It's Wednesday and that means we are getting into full swing with the NCAA college basketball conference tournaments - Go Utes!! As for mortgage interest rates and the mortgage bond market that determines the rates, there was one economic data point this morning: Wholesale Inventories came in much stronger than expected at .3% vs. -2% expected. This is quite negative for pricing and will certainly raise expectations for a higher GDP. Oddly enough, the FNMA benchmark bond has bounced off it's morning low of 101.83 and is currently down just 17 basis points at 101.99. It was up 23 basis points yesterday and if you read my post on Monday I recommended locking on any gains which you should have done yesterday. When the bond is in a (tight) trading range and when there is a lot of reason or potential for the bond to move higher, floating overnight isn't a good thing since things happen like this morning where the previous day's gains are all erased with no chance to lock at the previous day's pricing.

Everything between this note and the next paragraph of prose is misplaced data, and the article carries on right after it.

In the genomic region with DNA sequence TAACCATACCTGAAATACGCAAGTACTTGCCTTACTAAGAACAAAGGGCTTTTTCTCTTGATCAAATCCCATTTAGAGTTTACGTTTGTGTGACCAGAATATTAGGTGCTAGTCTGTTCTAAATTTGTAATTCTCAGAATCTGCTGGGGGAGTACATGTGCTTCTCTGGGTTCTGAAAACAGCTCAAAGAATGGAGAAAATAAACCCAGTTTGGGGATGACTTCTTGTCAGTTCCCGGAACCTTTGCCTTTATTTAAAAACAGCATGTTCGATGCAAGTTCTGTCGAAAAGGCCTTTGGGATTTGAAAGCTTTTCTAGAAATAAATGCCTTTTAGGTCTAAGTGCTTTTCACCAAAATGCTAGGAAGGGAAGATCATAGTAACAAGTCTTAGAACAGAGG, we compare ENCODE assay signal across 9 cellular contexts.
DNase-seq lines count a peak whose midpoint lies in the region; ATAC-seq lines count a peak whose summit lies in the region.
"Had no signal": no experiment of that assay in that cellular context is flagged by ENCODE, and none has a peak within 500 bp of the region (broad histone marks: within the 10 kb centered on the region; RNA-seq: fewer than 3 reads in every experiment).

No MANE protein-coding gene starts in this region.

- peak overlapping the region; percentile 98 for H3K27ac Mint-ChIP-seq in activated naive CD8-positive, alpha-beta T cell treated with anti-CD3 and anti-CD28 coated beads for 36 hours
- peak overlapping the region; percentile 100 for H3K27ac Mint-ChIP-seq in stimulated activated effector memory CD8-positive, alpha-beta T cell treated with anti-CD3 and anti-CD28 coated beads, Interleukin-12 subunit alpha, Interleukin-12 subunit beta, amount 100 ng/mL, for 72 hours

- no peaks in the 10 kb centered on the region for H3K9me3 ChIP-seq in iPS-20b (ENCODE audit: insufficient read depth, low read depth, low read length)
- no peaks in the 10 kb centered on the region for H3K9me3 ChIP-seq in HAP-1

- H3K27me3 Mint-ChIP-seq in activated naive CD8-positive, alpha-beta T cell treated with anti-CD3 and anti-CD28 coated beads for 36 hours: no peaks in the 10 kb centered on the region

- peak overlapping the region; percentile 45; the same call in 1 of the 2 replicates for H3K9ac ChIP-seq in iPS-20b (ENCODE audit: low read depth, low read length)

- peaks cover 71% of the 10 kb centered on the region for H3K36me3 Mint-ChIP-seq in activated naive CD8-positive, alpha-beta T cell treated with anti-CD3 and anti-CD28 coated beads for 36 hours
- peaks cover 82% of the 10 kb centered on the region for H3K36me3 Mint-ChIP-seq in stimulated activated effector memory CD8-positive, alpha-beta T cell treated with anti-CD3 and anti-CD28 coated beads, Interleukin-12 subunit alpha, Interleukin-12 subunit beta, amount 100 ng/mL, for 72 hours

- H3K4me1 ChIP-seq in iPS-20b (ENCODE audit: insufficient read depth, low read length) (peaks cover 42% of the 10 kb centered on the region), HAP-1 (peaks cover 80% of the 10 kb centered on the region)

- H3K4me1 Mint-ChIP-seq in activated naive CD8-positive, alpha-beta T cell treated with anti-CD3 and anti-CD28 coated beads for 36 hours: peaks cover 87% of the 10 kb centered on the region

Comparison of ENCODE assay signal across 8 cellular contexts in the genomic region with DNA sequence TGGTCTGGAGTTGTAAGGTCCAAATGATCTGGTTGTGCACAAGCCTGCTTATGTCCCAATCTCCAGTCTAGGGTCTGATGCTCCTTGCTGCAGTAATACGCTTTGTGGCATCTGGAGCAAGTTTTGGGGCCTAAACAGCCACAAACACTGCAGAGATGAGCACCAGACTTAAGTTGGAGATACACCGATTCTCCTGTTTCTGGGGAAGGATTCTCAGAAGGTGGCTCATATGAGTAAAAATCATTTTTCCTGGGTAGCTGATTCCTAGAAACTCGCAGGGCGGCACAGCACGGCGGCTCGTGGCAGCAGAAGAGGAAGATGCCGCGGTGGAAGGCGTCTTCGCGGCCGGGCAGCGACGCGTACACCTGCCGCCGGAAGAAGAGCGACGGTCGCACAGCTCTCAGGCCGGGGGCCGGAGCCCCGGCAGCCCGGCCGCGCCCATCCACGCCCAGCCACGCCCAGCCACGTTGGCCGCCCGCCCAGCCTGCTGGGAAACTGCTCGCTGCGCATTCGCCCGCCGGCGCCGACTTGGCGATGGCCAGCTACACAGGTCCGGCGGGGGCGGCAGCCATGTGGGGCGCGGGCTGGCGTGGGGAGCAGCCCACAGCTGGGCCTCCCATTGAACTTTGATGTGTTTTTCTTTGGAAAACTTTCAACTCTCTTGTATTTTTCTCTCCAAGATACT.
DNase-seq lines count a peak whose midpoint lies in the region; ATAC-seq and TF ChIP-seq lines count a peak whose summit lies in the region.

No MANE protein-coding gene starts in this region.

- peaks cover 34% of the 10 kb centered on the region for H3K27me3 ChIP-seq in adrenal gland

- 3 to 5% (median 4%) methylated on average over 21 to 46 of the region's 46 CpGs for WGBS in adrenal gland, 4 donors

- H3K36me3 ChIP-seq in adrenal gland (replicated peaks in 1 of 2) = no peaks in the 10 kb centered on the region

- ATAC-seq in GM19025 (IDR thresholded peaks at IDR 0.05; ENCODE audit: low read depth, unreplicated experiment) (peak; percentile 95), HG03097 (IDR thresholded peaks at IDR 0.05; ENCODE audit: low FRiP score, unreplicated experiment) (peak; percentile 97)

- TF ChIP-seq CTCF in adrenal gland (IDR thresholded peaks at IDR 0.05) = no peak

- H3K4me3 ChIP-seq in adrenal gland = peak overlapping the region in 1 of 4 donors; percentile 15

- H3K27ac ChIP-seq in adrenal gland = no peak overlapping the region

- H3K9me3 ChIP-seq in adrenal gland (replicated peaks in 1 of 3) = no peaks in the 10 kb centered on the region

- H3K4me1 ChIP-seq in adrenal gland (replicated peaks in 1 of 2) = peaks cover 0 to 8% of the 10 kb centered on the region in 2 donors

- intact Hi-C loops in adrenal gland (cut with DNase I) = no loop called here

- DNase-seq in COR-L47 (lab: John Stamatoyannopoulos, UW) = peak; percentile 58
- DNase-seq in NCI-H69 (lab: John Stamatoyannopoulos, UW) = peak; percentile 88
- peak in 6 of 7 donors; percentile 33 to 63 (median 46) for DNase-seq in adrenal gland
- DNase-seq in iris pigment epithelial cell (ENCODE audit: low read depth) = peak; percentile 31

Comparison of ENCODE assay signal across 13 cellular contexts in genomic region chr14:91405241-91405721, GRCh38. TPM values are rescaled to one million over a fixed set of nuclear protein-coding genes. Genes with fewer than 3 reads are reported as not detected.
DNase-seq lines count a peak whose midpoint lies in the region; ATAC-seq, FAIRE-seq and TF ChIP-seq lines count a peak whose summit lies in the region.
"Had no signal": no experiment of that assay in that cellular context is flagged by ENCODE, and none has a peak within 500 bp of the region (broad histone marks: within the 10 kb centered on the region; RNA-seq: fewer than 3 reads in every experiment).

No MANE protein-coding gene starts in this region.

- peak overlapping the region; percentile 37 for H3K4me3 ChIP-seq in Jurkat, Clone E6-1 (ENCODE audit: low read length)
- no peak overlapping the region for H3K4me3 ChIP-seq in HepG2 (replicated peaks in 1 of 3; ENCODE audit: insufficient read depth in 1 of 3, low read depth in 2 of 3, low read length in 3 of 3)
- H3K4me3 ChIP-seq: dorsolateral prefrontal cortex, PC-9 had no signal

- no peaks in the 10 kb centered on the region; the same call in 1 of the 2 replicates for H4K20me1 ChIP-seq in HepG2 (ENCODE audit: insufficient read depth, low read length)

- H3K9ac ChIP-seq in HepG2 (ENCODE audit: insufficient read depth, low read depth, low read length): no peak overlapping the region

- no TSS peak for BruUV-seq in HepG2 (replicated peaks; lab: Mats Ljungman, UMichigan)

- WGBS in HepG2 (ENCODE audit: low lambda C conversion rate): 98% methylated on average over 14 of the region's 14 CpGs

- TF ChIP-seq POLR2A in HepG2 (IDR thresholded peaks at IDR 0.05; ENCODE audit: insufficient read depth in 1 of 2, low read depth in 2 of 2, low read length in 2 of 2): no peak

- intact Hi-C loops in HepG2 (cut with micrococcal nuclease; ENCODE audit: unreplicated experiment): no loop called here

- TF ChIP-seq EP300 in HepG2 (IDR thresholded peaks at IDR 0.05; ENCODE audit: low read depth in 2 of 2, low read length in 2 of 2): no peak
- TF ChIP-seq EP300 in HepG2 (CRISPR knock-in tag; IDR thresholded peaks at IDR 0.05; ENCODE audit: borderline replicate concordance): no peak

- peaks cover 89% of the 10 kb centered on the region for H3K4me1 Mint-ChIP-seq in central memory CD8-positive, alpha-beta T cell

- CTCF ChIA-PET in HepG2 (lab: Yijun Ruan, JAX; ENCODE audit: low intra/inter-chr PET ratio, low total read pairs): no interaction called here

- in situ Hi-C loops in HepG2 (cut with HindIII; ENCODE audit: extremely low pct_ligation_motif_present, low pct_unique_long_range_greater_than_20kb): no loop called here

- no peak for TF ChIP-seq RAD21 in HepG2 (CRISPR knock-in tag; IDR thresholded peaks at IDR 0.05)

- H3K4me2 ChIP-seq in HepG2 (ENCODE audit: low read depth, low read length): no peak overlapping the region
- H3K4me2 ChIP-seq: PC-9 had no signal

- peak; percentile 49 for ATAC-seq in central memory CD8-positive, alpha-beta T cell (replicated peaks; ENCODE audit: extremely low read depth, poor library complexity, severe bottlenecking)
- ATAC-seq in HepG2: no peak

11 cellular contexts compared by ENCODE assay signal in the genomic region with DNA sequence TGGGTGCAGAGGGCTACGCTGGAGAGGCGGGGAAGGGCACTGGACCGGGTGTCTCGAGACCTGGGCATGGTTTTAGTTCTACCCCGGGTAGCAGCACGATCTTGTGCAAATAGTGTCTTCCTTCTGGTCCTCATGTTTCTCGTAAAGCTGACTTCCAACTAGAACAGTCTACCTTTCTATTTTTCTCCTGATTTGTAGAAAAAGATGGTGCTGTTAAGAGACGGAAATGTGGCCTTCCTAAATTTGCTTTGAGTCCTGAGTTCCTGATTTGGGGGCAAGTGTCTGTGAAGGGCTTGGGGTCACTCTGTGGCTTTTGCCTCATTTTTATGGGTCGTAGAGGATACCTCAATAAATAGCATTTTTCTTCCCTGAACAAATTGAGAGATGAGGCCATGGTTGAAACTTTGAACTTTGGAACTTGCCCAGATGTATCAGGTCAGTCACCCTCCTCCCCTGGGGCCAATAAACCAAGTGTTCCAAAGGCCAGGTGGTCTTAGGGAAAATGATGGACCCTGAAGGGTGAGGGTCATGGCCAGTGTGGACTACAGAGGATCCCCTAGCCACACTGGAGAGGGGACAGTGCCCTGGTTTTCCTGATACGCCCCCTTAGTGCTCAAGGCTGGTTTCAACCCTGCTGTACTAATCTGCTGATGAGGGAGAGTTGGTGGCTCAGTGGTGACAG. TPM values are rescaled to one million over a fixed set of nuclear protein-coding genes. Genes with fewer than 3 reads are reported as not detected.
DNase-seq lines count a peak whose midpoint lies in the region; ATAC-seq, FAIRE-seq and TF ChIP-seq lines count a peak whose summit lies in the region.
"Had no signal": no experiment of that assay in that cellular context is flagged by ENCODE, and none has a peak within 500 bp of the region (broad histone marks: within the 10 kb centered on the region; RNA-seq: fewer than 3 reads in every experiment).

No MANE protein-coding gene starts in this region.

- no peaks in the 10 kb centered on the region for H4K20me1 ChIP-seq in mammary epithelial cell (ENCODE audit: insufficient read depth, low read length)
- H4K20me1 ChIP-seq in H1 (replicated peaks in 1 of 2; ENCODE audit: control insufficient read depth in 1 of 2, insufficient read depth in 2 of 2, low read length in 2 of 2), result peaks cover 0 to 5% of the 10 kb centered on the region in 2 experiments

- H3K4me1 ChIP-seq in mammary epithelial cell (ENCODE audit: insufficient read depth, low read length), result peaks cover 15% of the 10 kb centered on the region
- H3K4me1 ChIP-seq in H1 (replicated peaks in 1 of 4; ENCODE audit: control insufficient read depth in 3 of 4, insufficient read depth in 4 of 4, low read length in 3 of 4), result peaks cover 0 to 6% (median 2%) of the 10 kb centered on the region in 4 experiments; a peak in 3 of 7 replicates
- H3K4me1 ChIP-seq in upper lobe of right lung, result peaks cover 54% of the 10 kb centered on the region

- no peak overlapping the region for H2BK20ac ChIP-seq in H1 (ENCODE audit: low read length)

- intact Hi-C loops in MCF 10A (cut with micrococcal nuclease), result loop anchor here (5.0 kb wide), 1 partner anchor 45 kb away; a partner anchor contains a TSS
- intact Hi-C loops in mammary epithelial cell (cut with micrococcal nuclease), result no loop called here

Yesterday the 1st resistance level of 102.21 was tested and it held while the 1st level of support was tested on Monday morning and this morning and so far it has held both days. The RSI is right at the oversold threshold so all else being normal, that could influence some buying but traders are putting much more emphasis on oil and the weakness in China. For instance, yesterday oil was down in a big way which is why the bonds did well. This morning, oil is up strongly (though not up as much as it was down yesterday) so the bonds are selling off.
Later today there is a 10 year treasury auction and tomorrow morning we get Initial and Continuing Jobless claims (just like every Thursday) and, probably more importantly, we get Mario Draghi's statement from the ECB. Of course oil will have a say with what bonds do tomorrow as well. It is possible that Draghi might say something that moves the bond out of its trading range but if his comments don't do it, I doubt jobless claims will. If oil continues to push higher, it will take rates with it but I'm not really confident that oil traders are sold on oil going much higher until they really see a legitimate slowdown in production with an increase in demand. We may be stuck in this range for a little while. That said, I still wouldn't float - there is more risk and likelihood that rates move higher and floating on the hopes of picking up a little better pricing probably isn't prudent. Download buyerZapp - top right hand corner of my blog page - so that you can keep current on interest rates and mortgage bonds plus you get a handy mortgage calculator as well. Contact me if I can help with anything mortgage related.
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